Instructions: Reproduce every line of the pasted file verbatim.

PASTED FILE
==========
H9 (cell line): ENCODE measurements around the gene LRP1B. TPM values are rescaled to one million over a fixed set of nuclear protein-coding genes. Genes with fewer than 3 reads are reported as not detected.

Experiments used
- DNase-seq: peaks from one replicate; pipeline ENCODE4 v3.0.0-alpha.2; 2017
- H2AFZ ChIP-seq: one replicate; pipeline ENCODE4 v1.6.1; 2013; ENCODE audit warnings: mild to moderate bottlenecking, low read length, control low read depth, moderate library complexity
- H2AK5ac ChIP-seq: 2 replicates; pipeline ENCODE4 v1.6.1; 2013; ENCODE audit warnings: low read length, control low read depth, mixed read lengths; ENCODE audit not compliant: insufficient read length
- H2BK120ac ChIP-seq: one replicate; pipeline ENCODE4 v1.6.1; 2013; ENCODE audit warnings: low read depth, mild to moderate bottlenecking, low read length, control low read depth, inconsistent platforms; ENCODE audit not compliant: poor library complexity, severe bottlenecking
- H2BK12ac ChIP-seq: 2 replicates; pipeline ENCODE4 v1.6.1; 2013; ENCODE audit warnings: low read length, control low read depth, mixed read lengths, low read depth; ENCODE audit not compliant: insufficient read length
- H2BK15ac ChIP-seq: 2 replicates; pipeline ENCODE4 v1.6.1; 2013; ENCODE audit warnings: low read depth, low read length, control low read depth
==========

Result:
H9 (cell line): ENCODE measurements around the gene LRP1B. TPM values are rescaled to one million over a fixed set of nuclear protein-coding genes. Genes with fewer than 3 reads are reported as not detected.

Experiments used
- DNase-seq: peaks from one replicate; pipeline ENCODE4 v3.0.0-alpha.2; 2017
- H2AFZ ChIP-seq: one replicate; pipeline ENCODE4 v1.6.1; 2013; ENCODE audit warnings: mild to moderate bottlenecking, low read length, control low read depth, moderate library complexity
- H2AK5ac ChIP-seq: 2 replicates; pipeline ENCODE4 v1.6.1; 2013; ENCODE audit warnings: low read length, control low read depth, mixed read lengths; ENCODE audit not compliant: insufficient read length
- H2BK120ac ChIP-seq: one replicate; pipeline ENCODE4 v1.6.1; 2013; ENCODE audit warnings: low read depth, mild to moderate bottlenecking, low read length, control low read depth, inconsistent platforms; ENCODE audit not compliant: poor library complexity, severe bottlenecking
- H2BK12ac ChIP-seq: 2 replicates; pipeline ENCODE4 v1.6.1; 2013; ENCODE audit warnings: low read length, control low read depth, mixed read lengths, low read depth; ENCODE audit not compliant: insufficient read length
- H2BK15ac ChIP-seq: 2 replicates; pipeline ENCODE4 v1.6.1; 2013; ENCODE audit warnings: low read depth, low read length, control low read depth